I’m uncertain how this hi-tech pop outfit Isle Of Man ever acquired a record deal, this would rank as one of the not-so-good examples of the sub-genre from the mid 80’s era, avoid.
Written by: gdmonline
ARTIST: Isle Of Man
ALBUM: Isle Of Man
SERIAL: BFZ 40319, PASHA11
CD REISSUE: Discogs Reissue List
COUNTRY OF ORIGIN: USA
LINEUP: Robert Parlee – lead and backing vocals * Raun (Ron Aniello) – guitars, keyboards * Jamie Roberto – bass, violin, vocals * Ronnie Lee Sage – drums, percussion, backing vocals
TRACK LISTING: 01 Am I Forgiven * 02 Building Bridges * 03 Speaking English * 04 Desperate Surrender (Amor Moriendo) * 05 Skin Trade * 06 Afraid Of Heights * 07 Land Of The Heroes * 08 Rock Of Ages * 09 Tenderness * 10 Only The Brave
No, Isle Of Man the band did not originate from Isle Of Man the country. They were an American outfit with a seemingly international cast of players, the best known being prominent producer Ron Aniello, though IoM would be one of his earliest projects by the looks of things. An exotic background perhaps with singer Robert Parlee (Parlez) having French origins and bassist Jamie Roberto of Nicaraguan heritage, but that’s where the interest hits a brick wall for me I’m afraid.
The production from Pasha Records mentor Spencer Proffer along with the band – sounds ok, but the material is not the best you’ve ever heard, lack-lustre and uninspiring. Despite releasing three singles (‘Am I Forgiven’, ‘Building Bridges’ and ‘Desperate Surrender’) I don’t actually hear a proper hit single. I’m listening to this, and wondering how this lot ever managed to release a major label album when far superior acts operating in the same timeframe couldn’t land a trick or a hard earned record contract.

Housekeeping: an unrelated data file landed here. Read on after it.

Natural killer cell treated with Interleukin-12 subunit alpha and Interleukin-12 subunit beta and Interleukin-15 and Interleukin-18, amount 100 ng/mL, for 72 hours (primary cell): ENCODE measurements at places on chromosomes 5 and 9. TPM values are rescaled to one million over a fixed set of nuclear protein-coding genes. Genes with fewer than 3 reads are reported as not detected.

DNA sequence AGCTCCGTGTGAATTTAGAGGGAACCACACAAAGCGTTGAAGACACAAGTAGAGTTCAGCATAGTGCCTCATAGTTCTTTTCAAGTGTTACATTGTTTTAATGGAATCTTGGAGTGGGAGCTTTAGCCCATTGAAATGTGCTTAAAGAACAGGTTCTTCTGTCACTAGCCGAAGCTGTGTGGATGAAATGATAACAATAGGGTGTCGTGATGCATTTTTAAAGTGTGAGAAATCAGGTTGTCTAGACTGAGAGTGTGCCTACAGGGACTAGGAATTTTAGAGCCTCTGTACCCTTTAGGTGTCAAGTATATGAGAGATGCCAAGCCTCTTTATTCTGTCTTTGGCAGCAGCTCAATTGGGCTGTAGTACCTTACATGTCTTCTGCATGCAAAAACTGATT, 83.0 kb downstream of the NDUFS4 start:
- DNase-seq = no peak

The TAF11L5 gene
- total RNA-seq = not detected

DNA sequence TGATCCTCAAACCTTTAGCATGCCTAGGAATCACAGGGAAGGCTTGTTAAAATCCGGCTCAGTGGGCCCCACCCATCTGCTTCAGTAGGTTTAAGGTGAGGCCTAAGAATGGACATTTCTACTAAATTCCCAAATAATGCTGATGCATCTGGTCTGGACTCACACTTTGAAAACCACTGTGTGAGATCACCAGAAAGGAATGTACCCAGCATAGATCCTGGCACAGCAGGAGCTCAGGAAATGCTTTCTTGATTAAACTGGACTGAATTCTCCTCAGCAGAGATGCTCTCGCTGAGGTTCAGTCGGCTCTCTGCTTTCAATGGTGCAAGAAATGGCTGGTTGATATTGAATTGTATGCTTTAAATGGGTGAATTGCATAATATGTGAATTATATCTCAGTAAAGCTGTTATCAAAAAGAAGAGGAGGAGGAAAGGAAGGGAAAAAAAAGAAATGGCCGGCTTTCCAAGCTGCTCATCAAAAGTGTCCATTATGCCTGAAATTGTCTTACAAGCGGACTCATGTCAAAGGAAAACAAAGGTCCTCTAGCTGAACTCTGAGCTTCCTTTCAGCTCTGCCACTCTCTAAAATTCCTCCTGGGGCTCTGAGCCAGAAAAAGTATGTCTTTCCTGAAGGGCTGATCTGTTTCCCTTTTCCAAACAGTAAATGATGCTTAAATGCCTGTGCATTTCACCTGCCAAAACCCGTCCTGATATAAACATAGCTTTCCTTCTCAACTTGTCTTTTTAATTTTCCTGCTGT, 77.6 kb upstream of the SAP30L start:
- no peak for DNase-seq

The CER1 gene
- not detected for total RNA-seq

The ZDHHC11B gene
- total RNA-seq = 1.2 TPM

Of the ten tracks, not one of them made an impression on my synapses. Most of them drifted in and out of a dreamy melancholic haze, the rock factor extremely neutered and devoid mostly, though the aforementioned ‘Desperate Surrender’ and ‘Tenderness’ would be two exceptions, so too The Police sounding ‘Speaking English’ with its frugal sound and hint of reggae.
I’m uncertain how this hi-tech pop outfit ever acquired a record deal, what were Pasha Records thinking? There was probably a good reason why I ignored this album for all these years. This album would rank as one of the not-so-good examples of the hi-tech sub-genre from the mid 80’s era. Avoid.